Social media is embedded into the everyday life, influencing the way people communicate around the world. Not only is social media an important communication tool, but a production tool in open journalism. It is a two way communication tool that is making it much easier for people to share their ideas, give feedback and interact about an issue. Open journalism is a system that seeks to organize the ideas of many contributors as a mode of production, there is no way that this would be possible without social media. Social media offers a means of collaboration, as well as publication.

The video below shows how connected people have become within their own lives and how this has created a desire to share their personal discoveries with the world wide web at the click of a button. People want to participate, they want to share their ideas, contribute their findings and give their opinions. Open journalism welcomes all of these contributions and seeks to organize them in a comprehensive way.

Often when people engage as citizen journalists they don’t see what they do as “journalism” they simply believe they are “sharing”, which is the fundamental function of social networking.

Defining Open Journalism

Rather than considering open journalism a mode of journalism or as a type of journalism, we consider open journalism a system, or a form of organization including different forms of journalism that are often produced by a third party. Alan Rusbridger, editor-in-cheif of the Guardian, describes open journalism as:

journalism which is fully knitted into the web of information that exists in the world today. It links to it; sifts and filters it; collaborates with it and generally uses the ability of anyone to publish and share material to give a better account of the world.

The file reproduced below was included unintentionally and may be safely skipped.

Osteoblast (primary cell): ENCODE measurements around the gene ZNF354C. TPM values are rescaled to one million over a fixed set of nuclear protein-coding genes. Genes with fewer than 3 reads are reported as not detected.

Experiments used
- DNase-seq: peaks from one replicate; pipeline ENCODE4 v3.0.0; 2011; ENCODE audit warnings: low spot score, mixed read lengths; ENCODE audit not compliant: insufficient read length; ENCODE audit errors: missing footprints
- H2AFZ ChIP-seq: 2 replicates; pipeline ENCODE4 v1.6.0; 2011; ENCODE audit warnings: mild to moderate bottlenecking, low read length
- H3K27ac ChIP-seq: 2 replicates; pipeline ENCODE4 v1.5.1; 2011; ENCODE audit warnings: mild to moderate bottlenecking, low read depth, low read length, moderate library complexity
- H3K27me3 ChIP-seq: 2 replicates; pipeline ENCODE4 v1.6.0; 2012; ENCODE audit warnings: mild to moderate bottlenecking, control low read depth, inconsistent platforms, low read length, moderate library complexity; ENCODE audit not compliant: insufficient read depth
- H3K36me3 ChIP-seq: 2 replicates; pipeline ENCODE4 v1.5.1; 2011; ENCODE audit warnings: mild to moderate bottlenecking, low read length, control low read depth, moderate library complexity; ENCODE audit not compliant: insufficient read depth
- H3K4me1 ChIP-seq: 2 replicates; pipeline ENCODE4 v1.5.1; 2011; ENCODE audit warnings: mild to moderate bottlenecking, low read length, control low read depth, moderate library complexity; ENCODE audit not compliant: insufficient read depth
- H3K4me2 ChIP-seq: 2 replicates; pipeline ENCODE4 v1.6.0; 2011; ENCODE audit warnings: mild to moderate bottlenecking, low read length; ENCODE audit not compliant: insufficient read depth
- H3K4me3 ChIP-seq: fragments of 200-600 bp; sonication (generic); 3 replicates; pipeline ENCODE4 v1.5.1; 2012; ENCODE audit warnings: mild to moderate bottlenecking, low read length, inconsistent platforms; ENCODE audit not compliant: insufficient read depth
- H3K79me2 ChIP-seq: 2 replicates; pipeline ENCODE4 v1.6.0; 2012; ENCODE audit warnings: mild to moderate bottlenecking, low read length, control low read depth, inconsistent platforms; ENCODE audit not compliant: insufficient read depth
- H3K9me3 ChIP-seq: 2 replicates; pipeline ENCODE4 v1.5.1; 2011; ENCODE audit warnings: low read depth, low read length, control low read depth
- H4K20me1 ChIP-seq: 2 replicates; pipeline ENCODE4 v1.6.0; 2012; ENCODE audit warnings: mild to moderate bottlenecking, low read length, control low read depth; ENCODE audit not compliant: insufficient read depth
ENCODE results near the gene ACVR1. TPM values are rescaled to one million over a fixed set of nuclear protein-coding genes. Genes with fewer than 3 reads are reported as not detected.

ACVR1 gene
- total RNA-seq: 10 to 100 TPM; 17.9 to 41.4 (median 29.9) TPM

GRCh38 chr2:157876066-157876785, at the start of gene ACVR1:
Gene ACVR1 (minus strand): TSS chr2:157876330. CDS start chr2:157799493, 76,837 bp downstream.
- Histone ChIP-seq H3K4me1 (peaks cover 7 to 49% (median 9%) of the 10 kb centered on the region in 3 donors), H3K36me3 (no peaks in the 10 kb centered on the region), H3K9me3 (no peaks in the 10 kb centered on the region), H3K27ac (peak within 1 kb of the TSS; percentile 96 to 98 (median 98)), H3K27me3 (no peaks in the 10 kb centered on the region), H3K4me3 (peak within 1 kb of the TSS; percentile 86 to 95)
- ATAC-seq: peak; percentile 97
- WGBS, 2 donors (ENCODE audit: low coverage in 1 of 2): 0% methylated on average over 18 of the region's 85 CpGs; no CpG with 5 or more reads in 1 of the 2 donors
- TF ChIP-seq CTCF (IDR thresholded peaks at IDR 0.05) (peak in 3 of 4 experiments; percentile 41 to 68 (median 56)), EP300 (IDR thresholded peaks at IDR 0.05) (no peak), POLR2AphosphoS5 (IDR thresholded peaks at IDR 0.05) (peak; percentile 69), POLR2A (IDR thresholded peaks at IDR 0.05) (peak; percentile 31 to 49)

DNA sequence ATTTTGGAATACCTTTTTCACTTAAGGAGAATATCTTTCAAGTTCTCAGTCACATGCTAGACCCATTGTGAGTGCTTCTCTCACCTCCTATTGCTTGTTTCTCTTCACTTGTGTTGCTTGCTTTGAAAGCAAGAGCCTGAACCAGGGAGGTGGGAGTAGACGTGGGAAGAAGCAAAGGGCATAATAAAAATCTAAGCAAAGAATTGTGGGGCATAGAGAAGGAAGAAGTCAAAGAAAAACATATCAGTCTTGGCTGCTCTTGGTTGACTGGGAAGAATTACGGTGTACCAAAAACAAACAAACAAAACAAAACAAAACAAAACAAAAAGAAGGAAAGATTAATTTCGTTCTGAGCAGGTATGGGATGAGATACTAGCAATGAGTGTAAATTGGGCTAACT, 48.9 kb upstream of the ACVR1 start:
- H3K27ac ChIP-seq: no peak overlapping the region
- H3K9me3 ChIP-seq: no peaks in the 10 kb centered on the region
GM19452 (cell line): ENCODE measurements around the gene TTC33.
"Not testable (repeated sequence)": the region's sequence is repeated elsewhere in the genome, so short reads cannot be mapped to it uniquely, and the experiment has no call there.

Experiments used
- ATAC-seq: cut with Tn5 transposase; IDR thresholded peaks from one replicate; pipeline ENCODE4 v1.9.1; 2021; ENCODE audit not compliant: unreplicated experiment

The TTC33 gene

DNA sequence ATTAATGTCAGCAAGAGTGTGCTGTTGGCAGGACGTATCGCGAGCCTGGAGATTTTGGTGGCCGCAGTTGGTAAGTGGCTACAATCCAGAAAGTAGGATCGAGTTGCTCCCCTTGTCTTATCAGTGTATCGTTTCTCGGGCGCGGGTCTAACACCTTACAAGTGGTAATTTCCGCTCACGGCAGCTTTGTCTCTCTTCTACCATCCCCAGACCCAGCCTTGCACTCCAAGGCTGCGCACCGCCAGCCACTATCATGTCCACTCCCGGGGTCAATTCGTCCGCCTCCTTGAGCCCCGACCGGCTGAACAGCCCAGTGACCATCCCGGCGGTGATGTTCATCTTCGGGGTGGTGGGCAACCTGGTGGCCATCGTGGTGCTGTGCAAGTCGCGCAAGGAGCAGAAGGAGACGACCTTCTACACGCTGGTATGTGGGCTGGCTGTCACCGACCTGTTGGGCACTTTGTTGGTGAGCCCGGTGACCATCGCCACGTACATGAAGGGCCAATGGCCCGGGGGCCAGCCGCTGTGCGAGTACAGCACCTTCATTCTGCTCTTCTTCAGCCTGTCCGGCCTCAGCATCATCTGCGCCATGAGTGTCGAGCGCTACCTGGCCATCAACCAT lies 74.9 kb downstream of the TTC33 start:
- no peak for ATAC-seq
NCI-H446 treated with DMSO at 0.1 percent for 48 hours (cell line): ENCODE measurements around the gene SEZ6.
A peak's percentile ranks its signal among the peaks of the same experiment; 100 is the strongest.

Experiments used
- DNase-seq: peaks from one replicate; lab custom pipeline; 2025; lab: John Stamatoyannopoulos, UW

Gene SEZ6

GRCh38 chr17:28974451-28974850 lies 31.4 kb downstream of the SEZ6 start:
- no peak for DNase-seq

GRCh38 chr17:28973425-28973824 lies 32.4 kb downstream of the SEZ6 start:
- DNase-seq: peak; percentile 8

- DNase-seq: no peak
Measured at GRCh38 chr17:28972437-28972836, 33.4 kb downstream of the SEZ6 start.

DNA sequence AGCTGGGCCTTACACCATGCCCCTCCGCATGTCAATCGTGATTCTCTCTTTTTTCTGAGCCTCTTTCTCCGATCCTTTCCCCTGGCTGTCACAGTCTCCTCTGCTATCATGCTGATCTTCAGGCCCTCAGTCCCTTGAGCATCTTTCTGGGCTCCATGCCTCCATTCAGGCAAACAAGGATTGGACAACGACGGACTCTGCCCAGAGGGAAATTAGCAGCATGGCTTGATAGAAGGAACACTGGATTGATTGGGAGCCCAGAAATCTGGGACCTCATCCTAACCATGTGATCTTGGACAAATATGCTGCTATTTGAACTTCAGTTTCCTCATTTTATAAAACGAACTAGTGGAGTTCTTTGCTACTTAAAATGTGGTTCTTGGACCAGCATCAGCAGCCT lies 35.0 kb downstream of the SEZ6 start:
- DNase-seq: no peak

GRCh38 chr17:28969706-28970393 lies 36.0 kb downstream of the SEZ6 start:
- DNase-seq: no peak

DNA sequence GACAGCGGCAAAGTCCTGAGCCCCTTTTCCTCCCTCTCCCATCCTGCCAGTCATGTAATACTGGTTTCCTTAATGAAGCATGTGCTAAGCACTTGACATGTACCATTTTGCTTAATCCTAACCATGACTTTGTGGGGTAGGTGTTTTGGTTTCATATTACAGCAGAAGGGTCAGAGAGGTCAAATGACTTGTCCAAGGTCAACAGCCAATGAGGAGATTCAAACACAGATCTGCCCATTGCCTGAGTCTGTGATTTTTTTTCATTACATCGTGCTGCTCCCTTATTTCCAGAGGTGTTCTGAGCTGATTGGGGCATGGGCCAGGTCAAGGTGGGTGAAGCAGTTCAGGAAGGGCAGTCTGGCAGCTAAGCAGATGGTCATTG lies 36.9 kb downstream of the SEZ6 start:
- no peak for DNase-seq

The Guardian, as one of the leading examples of how open journalism can function successfully, developed these ten principles of what open journalism is:

  • It encourages participation. It invites and/or allows a response
  • It is not an inert, “us” or “them”, form of publishing
  • It encourages others to initiate debate, publish material or make suggestions. We can follow, as well as lead. We can involve others in the pre-publication processes
  • It helps form communities of joint interest around subjects, issues or individuals
  • It is open to the web and is part of it. It links to, and collaborates with, other material (including services) on the web
  • It aggregates and/or curates the work of others
  • It recognizes that journalists are not the only voices of authority, expertise and interest
  • It aspires to achieve, and reflect, diversity as well as promoting shared values
  • It recognizes that publishing can be the beginning of the journalistic process rather than the end
  • It is transparent and open to challenge – including correction, clarification and addition

From the above points it is clear what The Guardian sets out to achieve with open journalism. It is important to recognise that without those third parties participating in open journalism, the system would seize to exist. In the article Anyone Can Know by Sue Robinson and Cathy DeShano, there is extensive discussion about citizen journalism and its contribution to mainstream press.

Since the early 2000s there has been a dramatic increase in trust that the public has for ‘qualified’ bloggers, sending the message that journalists need to move over and make room. This trust increase has been good for society as the it encourages citizens to participate in their democracy now that they have a say in the news production. And for those that are doing it well, there is no shortage of recognition from the public. In 2005 it was shown that over half of American’s who read blogs believed that bloggers should have the same rights as traditional journalists. This information shows a clear shift from traditional consumption of news into the digital age.

The case study that was observed and reviewed in this article concludes the necessity for citizen journalists to work together with traditional journalists. This is where open journalism comes into play and recognizes the traditional journalist as the curator of information. There seems to be a competition between the objectivity, credibility and accuracy of the traditional journalist and the connections, freshness, volume and transparency of citizen bloggers. Open journalism is an opportunity for the competition to turn into a collaboration. Both journalists can use their set skills in order to work together and create journalism that encompasses all of the aforementioned skills.

Open journalism is an ecosystem where in all the parts must function together to work effectively. Open journalism is the tool that manages, filters, links to, and collaborates with all parts to create a platform for anyone to share or publish material.